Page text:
Interview with Gavin Nelson, product and icon designer
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Gavin Nelson is a product and icon designer who focuses on crafting seamless user experiences and pixel perfect app icons.
This interview is part of a series by Compound. Compound provides everything you need to manage your personal finances (advice, tracking, investments, taxes, borrowing, estate, and more).
How did you get into icon design? What was the first thing you worked on?
Over a decade ago now, I stumbled into some icon designers posting work on Twitter and MacThemes' forums, and I had this moment where it clicked that the icons I was looking at every day on my Mac were handcrafted by designers. I was instantly obsessed with the craft and figuring out how I could make some myself. I dove into learning Photoshop — layer styles, masking, blend modes, etc., and tried to start copying existing work as a way of dissecting it and understanding how it was made (something I recommend anyone who wants to learn does too!).
I'm pretty sure the very first icon I tried to make was this 32px gear icon. This was before I knew what anti-aliasing was, and when I thought complex icons were made by hand placing each pixel. Luckily, I've learned a few things since then. More recently, when I started doing more serious part time freelance icon design work I had the pleasure of working on an app icon for Claquette which kicked off a series of great clients to work with and lead to me where I am today.
When and why did you start sharing your work on Twitter?
I started sharing my work as soon as I began creating it — you know the saying: "share work early and often." When I was first starting out, there was a very active icon design community on Twitter and Dribbble and I was eager to receive feedback from more experienced designers.
What of your work are you most proud of? Why?
There's a few icons I'm particularly proud of. While it was just a "for fun" weekend project, I'm really happy with how my take on the Things icon came out. It was one of those icons that I had an idea for and was able to seamlessly take it out of my head and get it into the computer just the way I imagined which is a fantastic feeling.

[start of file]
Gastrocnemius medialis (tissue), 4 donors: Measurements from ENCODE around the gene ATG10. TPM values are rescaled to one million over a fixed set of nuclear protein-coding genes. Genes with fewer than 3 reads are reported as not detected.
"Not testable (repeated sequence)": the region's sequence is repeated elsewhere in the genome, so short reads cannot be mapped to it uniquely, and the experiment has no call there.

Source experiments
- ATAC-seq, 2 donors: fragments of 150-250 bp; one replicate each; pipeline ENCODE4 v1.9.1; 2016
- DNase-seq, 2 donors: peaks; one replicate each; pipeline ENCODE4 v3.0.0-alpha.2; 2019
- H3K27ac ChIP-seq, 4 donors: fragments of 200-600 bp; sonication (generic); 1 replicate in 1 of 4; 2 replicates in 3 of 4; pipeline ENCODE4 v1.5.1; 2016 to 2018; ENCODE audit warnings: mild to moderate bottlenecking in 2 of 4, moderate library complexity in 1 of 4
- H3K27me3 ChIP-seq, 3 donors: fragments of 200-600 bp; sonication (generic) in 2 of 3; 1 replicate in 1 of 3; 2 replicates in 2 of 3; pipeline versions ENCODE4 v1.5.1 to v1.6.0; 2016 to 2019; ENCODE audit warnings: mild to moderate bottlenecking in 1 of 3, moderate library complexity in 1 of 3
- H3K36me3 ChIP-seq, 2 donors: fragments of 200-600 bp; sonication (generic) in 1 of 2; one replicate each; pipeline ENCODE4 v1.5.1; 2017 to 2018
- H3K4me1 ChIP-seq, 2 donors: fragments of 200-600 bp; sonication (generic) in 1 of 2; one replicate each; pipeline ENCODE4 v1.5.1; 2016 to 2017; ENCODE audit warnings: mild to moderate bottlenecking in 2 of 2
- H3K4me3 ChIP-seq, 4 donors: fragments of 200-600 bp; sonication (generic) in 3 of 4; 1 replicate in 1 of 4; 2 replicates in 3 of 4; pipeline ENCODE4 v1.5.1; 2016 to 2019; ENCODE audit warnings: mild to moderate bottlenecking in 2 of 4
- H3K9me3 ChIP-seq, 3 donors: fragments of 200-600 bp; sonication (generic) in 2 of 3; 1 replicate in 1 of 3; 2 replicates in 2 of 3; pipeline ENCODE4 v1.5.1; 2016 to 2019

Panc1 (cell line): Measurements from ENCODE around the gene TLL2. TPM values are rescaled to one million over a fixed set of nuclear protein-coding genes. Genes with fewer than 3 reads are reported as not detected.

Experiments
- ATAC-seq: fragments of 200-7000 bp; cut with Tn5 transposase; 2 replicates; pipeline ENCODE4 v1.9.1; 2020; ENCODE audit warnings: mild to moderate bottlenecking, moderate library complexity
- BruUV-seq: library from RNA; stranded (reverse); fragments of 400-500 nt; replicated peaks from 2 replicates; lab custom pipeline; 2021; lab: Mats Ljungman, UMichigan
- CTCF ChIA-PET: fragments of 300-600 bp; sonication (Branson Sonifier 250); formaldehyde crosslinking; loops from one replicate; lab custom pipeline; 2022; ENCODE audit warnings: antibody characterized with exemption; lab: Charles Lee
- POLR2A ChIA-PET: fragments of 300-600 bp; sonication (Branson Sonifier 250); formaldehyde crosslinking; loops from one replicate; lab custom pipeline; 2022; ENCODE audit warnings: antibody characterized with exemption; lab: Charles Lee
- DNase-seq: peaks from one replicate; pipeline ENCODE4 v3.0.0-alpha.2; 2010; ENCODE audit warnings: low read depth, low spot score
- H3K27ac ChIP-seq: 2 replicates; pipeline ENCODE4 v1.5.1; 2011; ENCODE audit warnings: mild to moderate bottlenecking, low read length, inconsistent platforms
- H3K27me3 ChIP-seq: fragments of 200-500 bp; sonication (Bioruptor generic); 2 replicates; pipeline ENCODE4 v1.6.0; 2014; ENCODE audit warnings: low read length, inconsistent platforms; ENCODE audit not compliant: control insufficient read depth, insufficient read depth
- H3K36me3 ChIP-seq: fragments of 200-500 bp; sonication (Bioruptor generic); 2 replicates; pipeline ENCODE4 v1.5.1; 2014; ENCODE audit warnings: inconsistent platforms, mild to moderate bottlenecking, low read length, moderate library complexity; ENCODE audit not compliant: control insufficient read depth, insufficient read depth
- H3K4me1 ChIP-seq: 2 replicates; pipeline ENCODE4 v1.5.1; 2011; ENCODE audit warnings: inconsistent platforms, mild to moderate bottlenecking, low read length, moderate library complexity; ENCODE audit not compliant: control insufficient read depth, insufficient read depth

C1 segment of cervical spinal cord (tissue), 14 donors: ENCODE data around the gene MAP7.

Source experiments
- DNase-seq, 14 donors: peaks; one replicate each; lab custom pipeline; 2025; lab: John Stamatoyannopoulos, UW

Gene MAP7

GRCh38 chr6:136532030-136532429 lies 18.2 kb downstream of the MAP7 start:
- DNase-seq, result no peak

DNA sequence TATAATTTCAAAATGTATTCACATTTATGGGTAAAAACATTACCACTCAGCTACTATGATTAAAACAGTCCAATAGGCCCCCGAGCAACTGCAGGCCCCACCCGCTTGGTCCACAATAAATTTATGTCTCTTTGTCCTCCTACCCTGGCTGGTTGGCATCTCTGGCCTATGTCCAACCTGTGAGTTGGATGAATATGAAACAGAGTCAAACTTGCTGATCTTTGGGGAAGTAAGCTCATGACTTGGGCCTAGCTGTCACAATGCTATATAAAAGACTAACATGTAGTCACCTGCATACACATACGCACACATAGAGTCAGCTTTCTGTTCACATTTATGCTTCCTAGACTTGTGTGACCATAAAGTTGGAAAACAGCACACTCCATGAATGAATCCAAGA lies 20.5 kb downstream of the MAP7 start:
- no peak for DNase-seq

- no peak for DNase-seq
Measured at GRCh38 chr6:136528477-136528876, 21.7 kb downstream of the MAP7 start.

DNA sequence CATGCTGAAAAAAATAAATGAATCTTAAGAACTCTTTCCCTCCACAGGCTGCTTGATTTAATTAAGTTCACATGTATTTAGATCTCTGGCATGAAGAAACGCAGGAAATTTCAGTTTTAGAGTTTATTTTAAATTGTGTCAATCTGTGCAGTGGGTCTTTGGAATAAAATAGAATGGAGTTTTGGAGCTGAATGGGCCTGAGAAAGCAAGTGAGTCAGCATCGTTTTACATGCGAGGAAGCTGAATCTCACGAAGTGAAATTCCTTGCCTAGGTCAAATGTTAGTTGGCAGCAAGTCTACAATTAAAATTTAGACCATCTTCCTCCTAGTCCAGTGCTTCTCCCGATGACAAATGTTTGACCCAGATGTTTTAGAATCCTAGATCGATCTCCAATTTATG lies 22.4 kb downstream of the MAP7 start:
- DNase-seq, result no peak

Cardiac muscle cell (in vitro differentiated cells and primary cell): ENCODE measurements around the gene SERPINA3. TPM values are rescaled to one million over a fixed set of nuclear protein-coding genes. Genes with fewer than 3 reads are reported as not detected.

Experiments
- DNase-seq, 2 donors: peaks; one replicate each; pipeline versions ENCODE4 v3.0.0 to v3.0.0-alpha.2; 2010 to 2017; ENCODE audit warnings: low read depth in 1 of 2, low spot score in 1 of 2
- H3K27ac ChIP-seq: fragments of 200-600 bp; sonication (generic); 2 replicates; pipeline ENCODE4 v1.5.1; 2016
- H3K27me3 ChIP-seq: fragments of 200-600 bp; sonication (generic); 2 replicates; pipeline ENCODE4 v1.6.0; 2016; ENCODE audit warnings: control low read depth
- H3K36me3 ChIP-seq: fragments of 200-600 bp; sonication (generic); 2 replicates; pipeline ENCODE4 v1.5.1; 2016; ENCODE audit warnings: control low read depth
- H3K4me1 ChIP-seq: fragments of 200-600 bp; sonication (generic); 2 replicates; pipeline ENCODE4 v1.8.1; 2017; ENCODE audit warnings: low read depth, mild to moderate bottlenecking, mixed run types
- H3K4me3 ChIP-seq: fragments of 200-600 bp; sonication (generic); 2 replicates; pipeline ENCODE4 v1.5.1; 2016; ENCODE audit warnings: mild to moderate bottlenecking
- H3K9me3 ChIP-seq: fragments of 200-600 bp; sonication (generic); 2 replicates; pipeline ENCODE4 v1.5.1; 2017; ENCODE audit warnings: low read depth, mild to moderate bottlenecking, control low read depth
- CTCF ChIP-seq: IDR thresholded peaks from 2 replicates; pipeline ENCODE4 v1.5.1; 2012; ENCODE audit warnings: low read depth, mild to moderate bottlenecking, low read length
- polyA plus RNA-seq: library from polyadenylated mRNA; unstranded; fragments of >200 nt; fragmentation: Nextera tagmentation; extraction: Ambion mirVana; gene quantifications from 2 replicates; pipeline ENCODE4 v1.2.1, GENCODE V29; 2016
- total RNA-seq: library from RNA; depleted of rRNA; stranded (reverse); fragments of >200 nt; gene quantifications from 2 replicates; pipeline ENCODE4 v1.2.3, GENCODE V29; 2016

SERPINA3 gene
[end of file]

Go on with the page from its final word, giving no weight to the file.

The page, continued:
The icon I worked on for Jordan Singer and Diagram, Xdesign, is another favorite of mine. I felt like it took all the skills I've been practicing for years to pull off and I'm very happy with how it turned out.
Some others, because it's so hard to pick favorites:
- 1Password: It was an honor to be able to work on the icon of a product I've been using for years
- Linear: Really pleased with how this icon came out and that a company that values craft so highly trusted me to make an icon for their product
- GitHub Holo: A comparatively simple icon execution wise, but I was happy to see it spark a lot of discussions, ideas, and other icon mock-ups when it shipped
Are there any icons you particularly admire (that you didn’t work on)? Where do you get inspiration from?
Absolutely! Here are a few off the top of my head:
I'm a serial inspiration-image-saver and keep a large collection of icons, user interfaces, gifs, bookmarks, etc., accessible that I often pick through and organize in a nice local app, Eagle. As of writing, I've got just about 5000 image files in my collection, and half of those are icons.
You have shared some of this but what is your icon design process like end-to-end? How do you decide on the direction and when do you start thinking about the nuanced details?
I don't usually follow a strict process for creating icons because each one benefits from different approaches. For some icons, I fully render them in 3D and spend a lot of time iterating on the modeling, lighting, and shading. For others, I only spend a little bit of time in 3D to make a reference that I then redraw in vector. And for some, I need to spend a lot of time sketching to get the concept right before even touching vector or 3D tools.